This article will focus on global culture. Understanding the characteristics, causes, and issues associated with global culture is vital background for all those interested in the study of cultural change. This article explores global culture in three parts: (1) an overview of the forces that create global culture including economic and political globalization, information technology, mass media, and the global environment; (2) a discussion of the effect that global culture, and globalization in general, has had on the Yanomami of Brazil; and (3) a description of the issues associated with the spread of global culture including ethnocentrism and xenocentrism.
Keywords Ethnocentrism; Global Culture; Global Economy; Global Markets; Globalization; Information Technology; Internet; Mass Media; Mass Society Theory; Nations; Xenocentrism
The process of globalization is impacting cultures around the world. Globalization is a term that has been used since the 1980s to describe the increasing interdependence and interaction between people, cultures, and the economies of different nations. Globalization has resulted in widespread cultural, social, economic, technological, and political changes. Culture refers to the collection of customs, attitudes, values, and beliefs that characterize one group of people and distinguish them from other groups, along with the material products a group creates. Culture is passed from one generation to another through immaterial culture, which includes values, norms, language, rituals, and symbols; and material culture, which includes objects, art, and institutions.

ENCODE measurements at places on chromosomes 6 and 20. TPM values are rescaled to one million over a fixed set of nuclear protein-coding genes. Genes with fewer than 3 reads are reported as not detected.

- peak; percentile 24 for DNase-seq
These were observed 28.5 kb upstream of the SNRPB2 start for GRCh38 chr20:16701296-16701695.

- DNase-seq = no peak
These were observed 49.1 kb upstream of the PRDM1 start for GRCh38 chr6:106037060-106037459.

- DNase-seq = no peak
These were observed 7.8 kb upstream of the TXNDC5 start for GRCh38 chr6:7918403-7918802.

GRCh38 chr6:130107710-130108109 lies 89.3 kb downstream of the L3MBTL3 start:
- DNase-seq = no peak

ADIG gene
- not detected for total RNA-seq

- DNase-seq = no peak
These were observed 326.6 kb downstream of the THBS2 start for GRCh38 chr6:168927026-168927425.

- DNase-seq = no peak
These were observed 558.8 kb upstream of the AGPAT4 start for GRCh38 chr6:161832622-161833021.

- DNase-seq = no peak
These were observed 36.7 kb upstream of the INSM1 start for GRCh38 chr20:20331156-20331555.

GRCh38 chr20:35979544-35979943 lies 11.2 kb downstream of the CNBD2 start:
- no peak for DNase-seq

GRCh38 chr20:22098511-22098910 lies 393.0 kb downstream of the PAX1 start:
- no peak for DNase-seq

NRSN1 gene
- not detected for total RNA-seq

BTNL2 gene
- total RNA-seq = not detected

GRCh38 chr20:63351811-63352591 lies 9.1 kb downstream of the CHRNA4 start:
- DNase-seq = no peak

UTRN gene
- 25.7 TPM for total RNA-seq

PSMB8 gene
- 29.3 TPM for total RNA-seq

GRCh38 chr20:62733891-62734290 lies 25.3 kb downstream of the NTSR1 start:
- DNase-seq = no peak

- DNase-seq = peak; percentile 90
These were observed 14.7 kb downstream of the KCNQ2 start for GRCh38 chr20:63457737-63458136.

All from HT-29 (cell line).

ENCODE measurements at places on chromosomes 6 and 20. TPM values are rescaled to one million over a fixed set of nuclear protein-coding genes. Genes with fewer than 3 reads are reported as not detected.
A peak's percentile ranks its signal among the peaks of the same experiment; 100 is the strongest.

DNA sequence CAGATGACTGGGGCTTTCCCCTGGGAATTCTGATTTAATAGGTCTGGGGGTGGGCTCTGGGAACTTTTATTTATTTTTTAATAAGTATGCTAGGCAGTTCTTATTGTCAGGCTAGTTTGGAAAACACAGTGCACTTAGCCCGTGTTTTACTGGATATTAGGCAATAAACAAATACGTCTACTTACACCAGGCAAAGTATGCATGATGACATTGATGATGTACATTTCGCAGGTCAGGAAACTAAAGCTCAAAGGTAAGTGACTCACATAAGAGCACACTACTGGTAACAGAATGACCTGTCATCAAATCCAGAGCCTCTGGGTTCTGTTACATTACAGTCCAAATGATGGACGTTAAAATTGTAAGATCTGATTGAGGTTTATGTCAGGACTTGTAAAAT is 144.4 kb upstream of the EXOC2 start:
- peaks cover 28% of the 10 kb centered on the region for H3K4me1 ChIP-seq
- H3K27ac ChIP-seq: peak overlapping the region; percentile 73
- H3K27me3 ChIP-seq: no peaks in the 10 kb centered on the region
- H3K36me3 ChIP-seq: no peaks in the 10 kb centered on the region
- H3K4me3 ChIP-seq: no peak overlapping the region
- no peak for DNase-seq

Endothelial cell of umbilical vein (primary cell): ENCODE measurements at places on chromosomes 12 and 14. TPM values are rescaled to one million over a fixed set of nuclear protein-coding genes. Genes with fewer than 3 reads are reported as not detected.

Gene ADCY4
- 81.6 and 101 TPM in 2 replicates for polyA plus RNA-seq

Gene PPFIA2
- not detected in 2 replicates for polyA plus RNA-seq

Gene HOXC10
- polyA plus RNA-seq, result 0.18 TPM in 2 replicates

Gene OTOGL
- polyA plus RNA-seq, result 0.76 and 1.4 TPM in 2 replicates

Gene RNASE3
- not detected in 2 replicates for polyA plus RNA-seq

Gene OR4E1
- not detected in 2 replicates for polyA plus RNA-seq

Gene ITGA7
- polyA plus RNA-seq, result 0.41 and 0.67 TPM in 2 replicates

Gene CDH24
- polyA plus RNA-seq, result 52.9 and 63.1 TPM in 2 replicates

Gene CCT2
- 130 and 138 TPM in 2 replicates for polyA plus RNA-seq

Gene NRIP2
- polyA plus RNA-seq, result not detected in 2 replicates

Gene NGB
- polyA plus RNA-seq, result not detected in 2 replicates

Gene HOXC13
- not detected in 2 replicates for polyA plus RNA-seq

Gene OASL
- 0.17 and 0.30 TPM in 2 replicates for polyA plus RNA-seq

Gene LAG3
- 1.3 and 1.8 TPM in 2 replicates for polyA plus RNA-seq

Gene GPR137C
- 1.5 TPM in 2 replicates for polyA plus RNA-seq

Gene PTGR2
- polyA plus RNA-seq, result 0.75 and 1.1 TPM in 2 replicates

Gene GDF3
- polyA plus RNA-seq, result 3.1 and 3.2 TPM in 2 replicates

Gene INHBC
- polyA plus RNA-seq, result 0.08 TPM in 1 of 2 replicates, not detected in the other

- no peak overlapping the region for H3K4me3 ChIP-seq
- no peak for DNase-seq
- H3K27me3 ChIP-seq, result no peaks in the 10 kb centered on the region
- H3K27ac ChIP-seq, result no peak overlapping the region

Forces that combine to create a global culture encompass the increasingly global economy with global markets, the global environment, global politics, ease of global travel, the rise of multinational corporations, the growth of global mass media, and the spread of information technologies. Global culture refers to a common culture shared by people worldwide. Like national cultures, global culture is characterized by shared values, norms, language, and material objects. It may co-exist with or replace national cultures. Critics of global culture find fault with its homogenous nature and fear the creation of a global mass culture. Critics consider global culture to be interchangeable with American, Western, mass, or commercial culture. Supporters celebrate the increased understanding and tolerance that can be produced by shared values, media, and material objects, and a shared language (Stuart, 2001).
Understanding the characteristics, causes, and issues associated with global culture is vital for all those interested in the study of cultural change. This article explores global culture in three parts:
• An overview of the forces that create global culture including mass media, economic and political globalization, information technology, and the global environment;
• A discussion of the effect that global culture, and globalization in general, has had on the Yanomami of Brazil; and,
• A description of the issues associated with the spread of global culture including ethnocentrism and xenocentrism.
The mass media has grown in size and influence to shape global culture. The mass media, in the form of television, movies, publications, music, now crosses national borders with ease. Its images, messages, forms, and ubiquity transform cultural practices. In some instances, local businesses and media outlets even highlight and profile American media products over indigenous media products due to the greater profits associated with American media. For example, researchers have found that Mexican cinemas show Hollywood films significantly more often than locally made films, citing profit as the main reason. Critics of global media culture, both academics and the cultural elites, assert that the American media is engaged in cultural imperialism and cultural colonization. Critics argue that the globalization of media networks is really a process of the Americanization of media networks. Critics of the globalized mass media assert that it reduces the diversity of voices and talents represented in the world media (Wei & Kolko 2005).